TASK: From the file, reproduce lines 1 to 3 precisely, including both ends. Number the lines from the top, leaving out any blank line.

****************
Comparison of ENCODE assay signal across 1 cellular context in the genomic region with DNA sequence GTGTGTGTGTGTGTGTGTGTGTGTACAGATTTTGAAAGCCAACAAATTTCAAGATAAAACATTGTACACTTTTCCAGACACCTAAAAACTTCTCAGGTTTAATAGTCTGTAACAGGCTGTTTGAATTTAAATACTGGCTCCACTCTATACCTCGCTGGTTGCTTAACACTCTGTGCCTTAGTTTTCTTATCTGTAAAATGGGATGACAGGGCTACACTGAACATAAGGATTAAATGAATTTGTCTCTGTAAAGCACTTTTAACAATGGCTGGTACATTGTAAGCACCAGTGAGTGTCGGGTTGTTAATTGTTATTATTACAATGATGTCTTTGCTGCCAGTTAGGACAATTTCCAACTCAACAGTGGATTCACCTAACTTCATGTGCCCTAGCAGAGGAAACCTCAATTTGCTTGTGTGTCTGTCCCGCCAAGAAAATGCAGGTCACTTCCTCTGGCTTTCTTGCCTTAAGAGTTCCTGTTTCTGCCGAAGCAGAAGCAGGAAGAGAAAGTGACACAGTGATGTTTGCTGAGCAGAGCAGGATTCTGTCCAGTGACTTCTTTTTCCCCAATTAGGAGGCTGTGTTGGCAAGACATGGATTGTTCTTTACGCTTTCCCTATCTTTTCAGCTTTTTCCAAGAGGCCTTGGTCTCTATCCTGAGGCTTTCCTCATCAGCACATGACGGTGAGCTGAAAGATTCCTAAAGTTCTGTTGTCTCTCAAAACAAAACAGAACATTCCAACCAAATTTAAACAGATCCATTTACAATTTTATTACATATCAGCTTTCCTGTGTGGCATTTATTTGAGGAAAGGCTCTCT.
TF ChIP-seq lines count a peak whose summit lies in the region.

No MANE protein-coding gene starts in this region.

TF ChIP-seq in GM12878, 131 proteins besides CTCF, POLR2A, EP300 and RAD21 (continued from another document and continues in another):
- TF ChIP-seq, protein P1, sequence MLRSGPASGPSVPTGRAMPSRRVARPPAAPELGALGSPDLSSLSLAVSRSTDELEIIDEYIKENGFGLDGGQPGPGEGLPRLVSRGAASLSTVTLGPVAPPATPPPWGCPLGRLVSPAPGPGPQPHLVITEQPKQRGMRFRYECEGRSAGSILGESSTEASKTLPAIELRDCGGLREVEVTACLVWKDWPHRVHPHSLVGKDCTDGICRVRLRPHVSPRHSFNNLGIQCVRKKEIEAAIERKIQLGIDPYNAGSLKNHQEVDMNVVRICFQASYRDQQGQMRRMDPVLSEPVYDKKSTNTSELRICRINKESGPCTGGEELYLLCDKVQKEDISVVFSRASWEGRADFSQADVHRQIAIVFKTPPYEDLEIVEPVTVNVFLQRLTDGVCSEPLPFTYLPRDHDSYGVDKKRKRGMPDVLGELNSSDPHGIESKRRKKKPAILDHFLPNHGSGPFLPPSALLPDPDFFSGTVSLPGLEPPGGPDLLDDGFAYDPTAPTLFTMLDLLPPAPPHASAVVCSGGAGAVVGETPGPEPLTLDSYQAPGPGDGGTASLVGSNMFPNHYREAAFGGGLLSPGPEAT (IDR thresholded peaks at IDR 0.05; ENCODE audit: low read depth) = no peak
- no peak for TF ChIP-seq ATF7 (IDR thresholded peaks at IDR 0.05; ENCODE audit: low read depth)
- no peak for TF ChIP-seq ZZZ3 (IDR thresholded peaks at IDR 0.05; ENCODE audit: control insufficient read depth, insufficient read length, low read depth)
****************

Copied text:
Comparison of ENCODE assay signal across 1 cellular context in the genomic region with DNA sequence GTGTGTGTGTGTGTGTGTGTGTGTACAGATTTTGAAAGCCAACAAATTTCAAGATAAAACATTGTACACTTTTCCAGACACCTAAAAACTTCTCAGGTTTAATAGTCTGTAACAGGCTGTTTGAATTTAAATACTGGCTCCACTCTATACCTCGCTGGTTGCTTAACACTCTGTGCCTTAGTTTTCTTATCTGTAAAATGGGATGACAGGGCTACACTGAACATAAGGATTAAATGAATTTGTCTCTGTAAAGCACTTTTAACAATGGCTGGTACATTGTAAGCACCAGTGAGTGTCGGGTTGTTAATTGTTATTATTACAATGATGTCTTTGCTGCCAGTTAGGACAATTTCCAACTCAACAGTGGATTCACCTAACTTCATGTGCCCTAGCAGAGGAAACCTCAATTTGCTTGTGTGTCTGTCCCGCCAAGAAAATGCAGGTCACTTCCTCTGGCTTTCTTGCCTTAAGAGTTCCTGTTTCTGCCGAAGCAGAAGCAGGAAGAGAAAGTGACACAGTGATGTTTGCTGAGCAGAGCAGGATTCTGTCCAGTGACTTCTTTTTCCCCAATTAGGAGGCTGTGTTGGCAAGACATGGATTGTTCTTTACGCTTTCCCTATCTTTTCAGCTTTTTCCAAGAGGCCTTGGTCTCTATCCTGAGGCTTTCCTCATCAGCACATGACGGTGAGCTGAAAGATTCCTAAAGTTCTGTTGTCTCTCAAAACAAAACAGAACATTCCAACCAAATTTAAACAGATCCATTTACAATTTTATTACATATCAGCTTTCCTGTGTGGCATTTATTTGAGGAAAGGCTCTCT.
TF ChIP-seq lines count a peak whose summit lies in the region.

No MANE protein-coding gene starts in this region.